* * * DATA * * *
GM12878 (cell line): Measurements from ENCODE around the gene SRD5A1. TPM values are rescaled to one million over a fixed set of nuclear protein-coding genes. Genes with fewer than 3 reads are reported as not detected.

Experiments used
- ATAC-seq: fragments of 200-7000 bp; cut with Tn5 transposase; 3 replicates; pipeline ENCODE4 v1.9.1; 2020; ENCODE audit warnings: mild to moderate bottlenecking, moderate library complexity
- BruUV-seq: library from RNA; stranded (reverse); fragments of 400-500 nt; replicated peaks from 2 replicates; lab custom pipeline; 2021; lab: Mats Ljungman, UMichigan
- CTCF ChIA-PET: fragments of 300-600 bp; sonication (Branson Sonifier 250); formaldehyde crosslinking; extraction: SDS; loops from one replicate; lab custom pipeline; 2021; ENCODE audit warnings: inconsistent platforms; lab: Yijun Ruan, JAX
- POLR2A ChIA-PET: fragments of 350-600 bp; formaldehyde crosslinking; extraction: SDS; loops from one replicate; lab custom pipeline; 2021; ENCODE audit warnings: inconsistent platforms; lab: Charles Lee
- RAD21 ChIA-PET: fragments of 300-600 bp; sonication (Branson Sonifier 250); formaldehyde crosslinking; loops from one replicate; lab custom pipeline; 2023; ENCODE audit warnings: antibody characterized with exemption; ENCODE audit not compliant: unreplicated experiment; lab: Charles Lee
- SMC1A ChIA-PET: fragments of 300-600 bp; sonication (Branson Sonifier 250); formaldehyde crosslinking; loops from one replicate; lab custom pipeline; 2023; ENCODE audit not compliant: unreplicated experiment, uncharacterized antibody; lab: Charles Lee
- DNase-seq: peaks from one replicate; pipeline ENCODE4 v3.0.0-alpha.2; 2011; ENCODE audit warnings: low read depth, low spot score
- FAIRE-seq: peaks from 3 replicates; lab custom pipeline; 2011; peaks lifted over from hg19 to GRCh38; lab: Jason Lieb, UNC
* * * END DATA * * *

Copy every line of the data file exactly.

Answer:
GM12878 (cell line): Measurements from ENCODE around the gene SRD5A1. TPM values are rescaled to one million over a fixed set of nuclear protein-coding genes. Genes with fewer than 3 reads are reported as not detected.

Experiments used
- ATAC-seq: fragments of 200-7000 bp; cut with Tn5 transposase; 3 replicates; pipeline ENCODE4 v1.9.1; 2020; ENCODE audit warnings: mild to moderate bottlenecking, moderate library complexity
- BruUV-seq: library from RNA; stranded (reverse); fragments of 400-500 nt; replicated peaks from 2 replicates; lab custom pipeline; 2021; lab: Mats Ljungman, UMichigan
- CTCF ChIA-PET: fragments of 300-600 bp; sonication (Branson Sonifier 250); formaldehyde crosslinking; extraction: SDS; loops from one replicate; lab custom pipeline; 2021; ENCODE audit warnings: inconsistent platforms; lab: Yijun Ruan, JAX
- POLR2A ChIA-PET: fragments of 350-600 bp; formaldehyde crosslinking; extraction: SDS; loops from one replicate; lab custom pipeline; 2021; ENCODE audit warnings: inconsistent platforms; lab: Charles Lee
- RAD21 ChIA-PET: fragments of 300-600 bp; sonication (Branson Sonifier 250); formaldehyde crosslinking; loops from one replicate; lab custom pipeline; 2023; ENCODE audit warnings: antibody characterized with exemption; ENCODE audit not compliant: unreplicated experiment; lab: Charles Lee
- SMC1A ChIA-PET: fragments of 300-600 bp; sonication (Branson Sonifier 250); formaldehyde crosslinking; loops from one replicate; lab custom pipeline; 2023; ENCODE audit not compliant: unreplicated experiment, uncharacterized antibody; lab: Charles Lee
- DNase-seq: peaks from one replicate; pipeline ENCODE4 v3.0.0-alpha.2; 2011; ENCODE audit warnings: low read depth, low spot score
- FAIRE-seq: peaks from 3 replicates; lab custom pipeline; 2011; peaks lifted over from hg19 to GRCh38; lab: Jason Lieb, UNC